University of Waterloo Unveils Innovative Process To Turn CO2 Into Clean Fuel

University of Waterloo Unveils Innovative Process To Turn CO2 Into Clean Fuel - Carbon Herald

Researchers at the University of Waterloo have developed an innovative process to convert carbon dioxide (CO2) emissions into sustainable, clean fuel, which is expected to play a pivotal role in decarbonizing industrial emissions and enhancing both environmental sustainability and national economies.

Collaborating with the National Research Council Canada, which provided a grant of CA$160,000 (approx. US$116,000), the scientists set out on a mission to mitigate CO2 emissions, make decarbonization financially feasible, and incorporate renewable electricity to develop materials for zero-emission transportation fuels and chemical feedstocks.

The innovative process, honed over two years, involved synthesizing a copper-silver, single-atom alloy catalyst, which was then applied to an electrode in a flow reactor.

Afterwards, CO2 and water were introduced into the reactor, and with the application of electricity to the electrode, hydrocarbon and oxygen by-products were produced.

These by-products have different applications, for example ethanol can be used as a clean fuel and ethylene can be used to manufacture plastics, but more importantly they can divert, and thereby reduce, CO2 emissions, according to the announcement by the University of Waterloo.

This innovative approach stands out for its cost-effectiveness, as it utilizes abundant copper and single-atom silver, and it also exhibits superior electricity efficiency compared to other carbon-capture methods.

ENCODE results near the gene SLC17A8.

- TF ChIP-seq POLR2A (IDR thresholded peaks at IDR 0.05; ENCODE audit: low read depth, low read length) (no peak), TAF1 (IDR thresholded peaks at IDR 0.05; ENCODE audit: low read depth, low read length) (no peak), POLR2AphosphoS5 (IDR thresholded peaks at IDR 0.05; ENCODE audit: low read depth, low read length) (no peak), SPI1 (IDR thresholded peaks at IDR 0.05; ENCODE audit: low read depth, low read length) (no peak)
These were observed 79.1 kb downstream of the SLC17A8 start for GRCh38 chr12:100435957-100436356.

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Project leader Dr. Yimin Wu, a professor of mechanical and mechatronics engineering at the University of Waterloo, emphasized the significance of this technology, stating that it would make carbon capture more economically feasible to adopt and would help countries achieve their 2050 net-zero targets under the Paris Agreement.

Wu’s team achieved an impressive 94% “faradaic efficiency”—which measures the amount of electricity used to produce by-products in an electrochemical process— of carbon conversion to multi-carbon products.

Their research, entitled Cascade electrocatalysis via AgCu single-atom alloy and Ag nanoparticles in CO2 electroreduction toward multi-carbon products, was published in Nature Communications.

The team’s long-term goals include enhancing the stability of the reactor system to operate continuously for 1,000 hours.

Since commercial potential is already evident, the researchers intend to establish a spin-off company to further develop their technology, with a pending U.S. patent and early interest from investors, the University of Waterloo said.

Read more: 131 Companies Call For COP28 Agreement To Phase Out Fossil Fuels

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